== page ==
It is originally a cafe where you can also read a bunch of manga, but you can also use it as a place to crash.
They also serve simple dishes and free drinks, so you can basically live here for a while. And if you like manga, that’s a plus 🙂
No.4 CouchSurfing (Level: Ultimate)
CouchSurfing is basically a free version of Airbnb where you can find homestay accommodation.
Hosts are usually nice and kind who are willing to experience new things and to interact with their guests. But there are always a few who are shady, suspicious, or who have an ulterior motive.
So My best advice is, read their reviews and screen them carefully. Once you find a suitable host, Send a personalized message, and be respectful.
No.1 Conveyor-Belt Sushi (Level: Easy)
When visiting Japan, one kind of food everyone wishes to eat is Sushi, which is usually expensive, but not necessarily when you eat at conveyor-belt sushi.
It is a restaurant where the plates with the sushi are placed on a rotating conveyor belt and pass through all the tables.
Usually, you can eat 1 plate for 1 dollar. And as you see, they reduce the cost by using technology and being efficient, so the sushi itself is quite good for its price.
Supermarket’s Food Corner (Level: Medium)
If you prefer to eat at home, let’s hit a supermarket’s food corner.
A little trick here is, you go there after around 8 pm, and you can often find food at a discount. Because they rather sell the food on the day than throwing them away.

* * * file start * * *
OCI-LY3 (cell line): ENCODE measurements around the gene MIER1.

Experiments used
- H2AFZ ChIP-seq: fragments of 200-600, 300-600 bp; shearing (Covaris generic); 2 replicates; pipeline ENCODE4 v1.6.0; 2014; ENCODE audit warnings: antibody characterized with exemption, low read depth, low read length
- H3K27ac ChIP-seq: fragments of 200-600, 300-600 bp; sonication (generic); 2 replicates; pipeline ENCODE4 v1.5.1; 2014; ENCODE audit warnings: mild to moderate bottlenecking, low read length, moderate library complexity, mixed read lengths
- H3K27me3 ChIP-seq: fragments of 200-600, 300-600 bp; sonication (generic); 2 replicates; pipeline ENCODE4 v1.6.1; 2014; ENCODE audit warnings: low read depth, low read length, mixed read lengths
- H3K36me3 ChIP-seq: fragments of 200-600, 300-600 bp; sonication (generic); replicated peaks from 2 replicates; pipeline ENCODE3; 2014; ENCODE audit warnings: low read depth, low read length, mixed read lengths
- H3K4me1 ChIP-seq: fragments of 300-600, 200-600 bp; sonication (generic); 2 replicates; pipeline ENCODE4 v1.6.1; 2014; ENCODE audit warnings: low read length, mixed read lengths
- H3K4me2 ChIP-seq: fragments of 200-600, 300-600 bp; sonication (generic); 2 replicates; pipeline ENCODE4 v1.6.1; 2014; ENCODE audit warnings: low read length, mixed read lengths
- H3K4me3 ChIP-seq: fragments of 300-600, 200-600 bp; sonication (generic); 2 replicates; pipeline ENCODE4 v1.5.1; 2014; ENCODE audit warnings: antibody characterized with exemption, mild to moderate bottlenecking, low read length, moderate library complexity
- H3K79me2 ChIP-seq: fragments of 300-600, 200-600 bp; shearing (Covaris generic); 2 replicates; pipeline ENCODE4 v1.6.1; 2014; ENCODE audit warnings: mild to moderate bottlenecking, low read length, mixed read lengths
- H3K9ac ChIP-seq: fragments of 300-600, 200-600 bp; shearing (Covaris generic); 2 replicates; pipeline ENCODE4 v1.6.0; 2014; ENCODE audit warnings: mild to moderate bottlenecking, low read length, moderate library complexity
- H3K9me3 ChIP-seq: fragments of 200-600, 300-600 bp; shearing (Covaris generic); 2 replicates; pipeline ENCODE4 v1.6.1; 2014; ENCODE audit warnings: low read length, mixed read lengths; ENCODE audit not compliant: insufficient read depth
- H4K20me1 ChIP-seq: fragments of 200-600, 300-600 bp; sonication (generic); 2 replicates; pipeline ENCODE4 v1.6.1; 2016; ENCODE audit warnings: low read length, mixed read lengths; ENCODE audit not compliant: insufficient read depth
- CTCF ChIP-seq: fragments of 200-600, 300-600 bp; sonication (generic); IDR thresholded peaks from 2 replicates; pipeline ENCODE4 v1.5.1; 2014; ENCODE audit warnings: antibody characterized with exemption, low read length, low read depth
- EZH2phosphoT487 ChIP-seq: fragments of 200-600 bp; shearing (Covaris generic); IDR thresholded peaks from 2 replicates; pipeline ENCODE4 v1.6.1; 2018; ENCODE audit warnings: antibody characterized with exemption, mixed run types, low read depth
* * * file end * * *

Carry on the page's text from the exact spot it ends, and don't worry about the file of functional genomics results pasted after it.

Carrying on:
No.3 Cafeteria in Universities (Level: Hard)
A most overlooked spot is school cafeterias in universities. Some of them are not only for students but also open to the public.
Since plates here are originally for students, they tend to be healthy, inexpensive and has a large portion.
Also as a bonus, you can see and experience how locals live.
No.1 100 yen shop (Level: Easy)
If you want to buy a souvenir, let’s start at a 1-dollar shop, or as we call it 100 yen shop. Just for one hundred yen, you can find a variety of high-quality goods.
Often 100 yen shops are adjoined to a drugstore, which is a great place for inexpensive cosmetic souvenirs.
No.2 Don Quijote (Level: Medium)
If you prefer items that are weirder, more Japanese-like, Don Quijote is your best option. There are so many items sold here, and Don Quijote have an exquisite taste of weirdness.
It is different than any other store. , you can easily spend a half day inside this shrine of weirdness.
No.3 Flea Market (Level: Hard)
If you are looking for one of a kind stuff, you may find it at a local flea market.
Flea market sellers in Japan usually don’t rip off so much. So you can feel safe and enjoy shopping.
By the way, I introduced 3 best flea market in Kyoto in another video, so be sure to check that!
I wanna also advise you to avoid those periods.
- Golden Week Holiday: Around April 29th – May 5th.
- Obon Holiday: Around August 13th – 15th.
These are the local holiday seasons, and every place gets so crowded for not any beneficial reason to foreign travelers.
Okay, that’s it for today. I am Yusuke Nasu and thank you for reading Japanesquest!